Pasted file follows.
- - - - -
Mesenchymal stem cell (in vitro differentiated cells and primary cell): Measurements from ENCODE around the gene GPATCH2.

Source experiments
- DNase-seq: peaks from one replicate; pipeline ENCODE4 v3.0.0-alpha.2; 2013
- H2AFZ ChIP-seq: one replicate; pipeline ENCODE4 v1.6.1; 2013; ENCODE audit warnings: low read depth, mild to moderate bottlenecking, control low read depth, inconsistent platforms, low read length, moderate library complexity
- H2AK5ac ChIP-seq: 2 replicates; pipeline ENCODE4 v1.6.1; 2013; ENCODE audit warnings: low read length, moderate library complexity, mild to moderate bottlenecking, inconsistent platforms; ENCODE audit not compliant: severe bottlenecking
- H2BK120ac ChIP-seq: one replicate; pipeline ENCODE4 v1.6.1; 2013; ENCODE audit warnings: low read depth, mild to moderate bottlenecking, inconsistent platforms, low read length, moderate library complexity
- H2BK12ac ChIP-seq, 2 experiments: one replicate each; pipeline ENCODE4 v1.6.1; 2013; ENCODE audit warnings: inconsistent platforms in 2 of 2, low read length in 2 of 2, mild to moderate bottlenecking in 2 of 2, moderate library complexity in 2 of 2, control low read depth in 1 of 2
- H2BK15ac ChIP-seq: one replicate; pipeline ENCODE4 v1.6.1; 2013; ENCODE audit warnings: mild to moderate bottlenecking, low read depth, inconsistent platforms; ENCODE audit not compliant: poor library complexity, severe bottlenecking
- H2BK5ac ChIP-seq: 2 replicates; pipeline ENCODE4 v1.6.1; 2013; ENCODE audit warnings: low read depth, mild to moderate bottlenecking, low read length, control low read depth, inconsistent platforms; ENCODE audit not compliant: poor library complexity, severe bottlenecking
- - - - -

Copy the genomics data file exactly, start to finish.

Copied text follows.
Mesenchymal stem cell (in vitro differentiated cells and primary cell): Measurements from ENCODE around the gene GPATCH2.

Source experiments
- DNase-seq: peaks from one replicate; pipeline ENCODE4 v3.0.0-alpha.2; 2013
- H2AFZ ChIP-seq: one replicate; pipeline ENCODE4 v1.6.1; 2013; ENCODE audit warnings: low read depth, mild to moderate bottlenecking, control low read depth, inconsistent platforms, low read length, moderate library complexity
- H2AK5ac ChIP-seq: 2 replicates; pipeline ENCODE4 v1.6.1; 2013; ENCODE audit warnings: low read length, moderate library complexity, mild to moderate bottlenecking, inconsistent platforms; ENCODE audit not compliant: severe bottlenecking
- H2BK120ac ChIP-seq: one replicate; pipeline ENCODE4 v1.6.1; 2013; ENCODE audit warnings: low read depth, mild to moderate bottlenecking, inconsistent platforms, low read length, moderate library complexity
- H2BK12ac ChIP-seq, 2 experiments: one replicate each; pipeline ENCODE4 v1.6.1; 2013; ENCODE audit warnings: inconsistent platforms in 2 of 2, low read length in 2 of 2, mild to moderate bottlenecking in 2 of 2, moderate library complexity in 2 of 2, control low read depth in 1 of 2
- H2BK15ac ChIP-seq: one replicate; pipeline ENCODE4 v1.6.1; 2013; ENCODE audit warnings: mild to moderate bottlenecking, low read depth, inconsistent platforms; ENCODE audit not compliant: poor library complexity, severe bottlenecking
- H2BK5ac ChIP-seq: 2 replicates; pipeline ENCODE4 v1.6.1; 2013; ENCODE audit warnings: low read depth, mild to moderate bottlenecking, low read length, control low read depth, inconsistent platforms; ENCODE audit not compliant: poor library complexity, severe bottlenecking